Experience knows a Name
Reading Your Language Features Are My Libraries, a thought occurred to me. Not about language features, but about people.
I see new developers latch onto the new languages and the features that they support (Java has garbage collection; Ruby lets you extend classes and makes DSLs easy; C# has list comprehensions; and so on). I see new developers lead themselves down the road of re-implementing solutions when pre-existing libraries may have been available (sometimes core libraries). I see senior developers lament that the junior devs aren’t paying attention to what already exists.
Senior Developers have an Index
Seasoned or experienced developers have a large mental index of existing example code, libraries, design patterns, frameworks and full application stacks. Experienced developers can often qualify and evaluate suitable pre-existing approaches (existing language support, core libraries, available libraries, pre-existing applications) – much more frequently and with more success (where success is re-use rather than re-implementation) than junior developers.
I’m not so sure that the only reason for this is just that new developers don’t have the mental index of language features and libraries that more experienced developers do.
Both types of developers can use Google right (it’s a big “index” after all)? Well…not in the same way. Experienced developers have a higher chance of already understanding core aspects of the problem they are facing. Experienced developers are more likely to know the commonly used names for many of the aspects of the problem they are facing. So when they search, they’re searching for something very specific, something that is more likely to be found.
Junior developers will not be searching by name, rather by definition. They search by using the phrases that describe what they’re after. This isn’t as successful. Look at the difference between searching for carbonated sugar water versus coca-cola.
This has a huge impact on the likelihood that a suitable pre-existing solution will even be identified. I have improved in this respect over the years – partly just by accumulating knowledge of the names of things (this is the idea that naming something or knowing its name gives you some amount of power over it).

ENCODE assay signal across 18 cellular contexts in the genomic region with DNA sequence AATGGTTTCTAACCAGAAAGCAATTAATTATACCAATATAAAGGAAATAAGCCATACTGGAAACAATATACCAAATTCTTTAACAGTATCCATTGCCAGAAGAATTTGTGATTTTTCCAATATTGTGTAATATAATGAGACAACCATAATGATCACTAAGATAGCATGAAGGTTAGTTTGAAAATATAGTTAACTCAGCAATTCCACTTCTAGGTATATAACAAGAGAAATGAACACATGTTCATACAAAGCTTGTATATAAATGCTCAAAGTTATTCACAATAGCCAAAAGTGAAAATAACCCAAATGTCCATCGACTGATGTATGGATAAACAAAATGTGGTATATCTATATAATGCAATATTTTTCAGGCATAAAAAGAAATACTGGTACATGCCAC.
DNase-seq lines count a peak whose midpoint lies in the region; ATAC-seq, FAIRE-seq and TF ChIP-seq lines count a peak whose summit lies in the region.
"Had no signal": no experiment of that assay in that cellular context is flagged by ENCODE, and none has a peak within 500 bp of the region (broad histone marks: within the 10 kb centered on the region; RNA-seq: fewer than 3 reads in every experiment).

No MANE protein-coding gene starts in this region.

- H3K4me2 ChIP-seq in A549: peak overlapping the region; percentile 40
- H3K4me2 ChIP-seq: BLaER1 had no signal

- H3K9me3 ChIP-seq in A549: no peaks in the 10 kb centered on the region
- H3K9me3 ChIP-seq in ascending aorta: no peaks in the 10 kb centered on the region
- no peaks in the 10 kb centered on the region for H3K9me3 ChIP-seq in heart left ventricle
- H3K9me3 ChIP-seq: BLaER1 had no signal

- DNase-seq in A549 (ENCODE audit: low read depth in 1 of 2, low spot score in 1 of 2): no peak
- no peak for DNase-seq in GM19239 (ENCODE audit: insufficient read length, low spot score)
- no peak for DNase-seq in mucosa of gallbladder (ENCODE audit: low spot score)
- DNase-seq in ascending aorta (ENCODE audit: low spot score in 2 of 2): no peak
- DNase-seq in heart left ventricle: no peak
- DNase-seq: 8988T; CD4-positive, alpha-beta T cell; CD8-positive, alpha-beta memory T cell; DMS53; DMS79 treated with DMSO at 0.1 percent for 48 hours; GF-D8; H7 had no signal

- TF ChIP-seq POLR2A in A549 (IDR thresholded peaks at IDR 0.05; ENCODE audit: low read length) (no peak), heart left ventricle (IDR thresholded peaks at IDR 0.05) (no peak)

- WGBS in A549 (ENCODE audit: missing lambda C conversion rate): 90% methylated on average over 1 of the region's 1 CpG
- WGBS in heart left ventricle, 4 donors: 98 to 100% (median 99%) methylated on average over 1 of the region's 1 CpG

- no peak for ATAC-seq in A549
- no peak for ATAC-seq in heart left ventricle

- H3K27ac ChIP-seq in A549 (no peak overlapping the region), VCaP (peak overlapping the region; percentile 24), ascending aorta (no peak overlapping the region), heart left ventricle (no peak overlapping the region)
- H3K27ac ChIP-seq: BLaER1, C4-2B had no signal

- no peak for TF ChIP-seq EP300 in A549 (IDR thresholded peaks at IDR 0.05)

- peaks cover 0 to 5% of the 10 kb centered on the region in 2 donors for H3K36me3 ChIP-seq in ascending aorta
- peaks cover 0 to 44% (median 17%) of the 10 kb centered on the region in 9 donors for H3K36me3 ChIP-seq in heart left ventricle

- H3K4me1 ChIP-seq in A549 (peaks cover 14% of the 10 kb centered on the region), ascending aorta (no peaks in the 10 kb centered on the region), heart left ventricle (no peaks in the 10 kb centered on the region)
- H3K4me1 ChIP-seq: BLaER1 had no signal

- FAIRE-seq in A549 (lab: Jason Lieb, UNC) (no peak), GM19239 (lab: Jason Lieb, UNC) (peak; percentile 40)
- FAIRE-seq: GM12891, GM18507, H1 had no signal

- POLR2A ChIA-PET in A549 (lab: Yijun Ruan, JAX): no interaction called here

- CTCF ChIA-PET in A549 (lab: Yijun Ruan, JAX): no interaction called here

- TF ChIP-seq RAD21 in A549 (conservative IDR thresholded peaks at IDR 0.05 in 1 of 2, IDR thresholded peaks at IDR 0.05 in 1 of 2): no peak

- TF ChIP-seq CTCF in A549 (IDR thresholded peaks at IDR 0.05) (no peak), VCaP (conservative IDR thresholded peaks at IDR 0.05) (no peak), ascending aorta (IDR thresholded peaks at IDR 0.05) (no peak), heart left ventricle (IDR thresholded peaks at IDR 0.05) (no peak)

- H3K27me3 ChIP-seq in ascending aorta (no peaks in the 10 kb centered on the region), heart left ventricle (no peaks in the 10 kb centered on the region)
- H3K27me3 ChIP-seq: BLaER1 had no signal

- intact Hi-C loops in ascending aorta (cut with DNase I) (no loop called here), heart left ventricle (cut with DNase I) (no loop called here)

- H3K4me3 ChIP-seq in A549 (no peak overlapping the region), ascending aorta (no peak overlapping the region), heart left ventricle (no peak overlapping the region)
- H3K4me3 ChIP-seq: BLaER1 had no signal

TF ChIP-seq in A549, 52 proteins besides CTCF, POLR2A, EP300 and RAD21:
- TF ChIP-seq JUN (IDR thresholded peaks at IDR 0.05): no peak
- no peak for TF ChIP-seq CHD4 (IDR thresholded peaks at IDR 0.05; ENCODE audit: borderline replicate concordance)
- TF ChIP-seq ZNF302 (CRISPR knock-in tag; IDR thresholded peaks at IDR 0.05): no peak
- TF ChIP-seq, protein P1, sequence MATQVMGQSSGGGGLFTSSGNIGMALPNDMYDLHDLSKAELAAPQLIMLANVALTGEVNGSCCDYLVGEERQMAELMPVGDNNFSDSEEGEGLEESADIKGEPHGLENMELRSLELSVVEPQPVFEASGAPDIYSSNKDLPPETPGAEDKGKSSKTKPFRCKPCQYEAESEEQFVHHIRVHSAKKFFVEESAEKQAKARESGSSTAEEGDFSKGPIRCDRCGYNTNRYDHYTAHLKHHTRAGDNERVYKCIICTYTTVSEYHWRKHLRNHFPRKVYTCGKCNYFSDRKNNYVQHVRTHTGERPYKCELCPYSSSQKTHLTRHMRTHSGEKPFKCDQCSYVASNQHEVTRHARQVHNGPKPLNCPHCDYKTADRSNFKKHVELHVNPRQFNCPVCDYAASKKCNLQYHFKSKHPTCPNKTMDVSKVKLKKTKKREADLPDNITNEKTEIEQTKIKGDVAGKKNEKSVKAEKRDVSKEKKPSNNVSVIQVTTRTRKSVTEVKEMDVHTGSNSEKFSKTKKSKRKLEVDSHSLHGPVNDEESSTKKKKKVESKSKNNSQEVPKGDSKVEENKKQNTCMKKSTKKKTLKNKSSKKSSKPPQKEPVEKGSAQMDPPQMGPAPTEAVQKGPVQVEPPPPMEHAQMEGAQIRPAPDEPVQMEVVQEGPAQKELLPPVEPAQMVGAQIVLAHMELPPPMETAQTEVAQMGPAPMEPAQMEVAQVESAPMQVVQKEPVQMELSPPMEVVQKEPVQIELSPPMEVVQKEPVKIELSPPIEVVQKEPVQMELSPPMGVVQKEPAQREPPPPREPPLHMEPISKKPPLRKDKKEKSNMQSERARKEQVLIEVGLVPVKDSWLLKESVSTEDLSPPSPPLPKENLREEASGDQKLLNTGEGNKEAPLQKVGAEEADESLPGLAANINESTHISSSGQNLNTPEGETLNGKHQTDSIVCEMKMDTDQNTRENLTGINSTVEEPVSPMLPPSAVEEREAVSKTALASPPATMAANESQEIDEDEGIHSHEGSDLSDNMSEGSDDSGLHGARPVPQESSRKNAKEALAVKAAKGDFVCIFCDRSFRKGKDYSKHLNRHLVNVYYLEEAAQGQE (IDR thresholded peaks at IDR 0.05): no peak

Then we come to the issue of understanding the problem. Developers will more often have to work to build a working model of the problem before any search or selection could take place. Developers by their very nature will write code to help them develop understanding of a problem. Writing a prototype is a very powerful tool for helping you understand a problem – if you can instruct a computer to perform a task, you must have a pretty good understanding of it.
Here’s the rub though, once you have a prototype, you have something with value. It becomes less attractive to qualify and acquire an alternative when you already have a working, or close to working “bird in hand”. Junior developers often over value their prototypes, partly due to the actual effort it took them to create it. Senior developers create more minimal prototypes, only explore the core parts of the problem domain they don’t already understand – and often with different tools, not caring about input, output or fixed data models or well defined types. The point is to learn just enough and senior developers are more prescient of what ‘just enough’ is.
Junior Developers Implement to Learn
The transfer of the names of things of these patterns of problems, is a core value that developers get out of mentoring each other.
Junior developers implement to learn. I encourage the junior developers I work with to write prototypes of existing algorithms and design patterns – it is vital practice and helps them develop a deeper understanding of problems. I try to discuss with them what they did, why they did it and try to transfer terminology and discuss with them existing solutions that I may know of for contrast.
As they gain experience, they will know its name.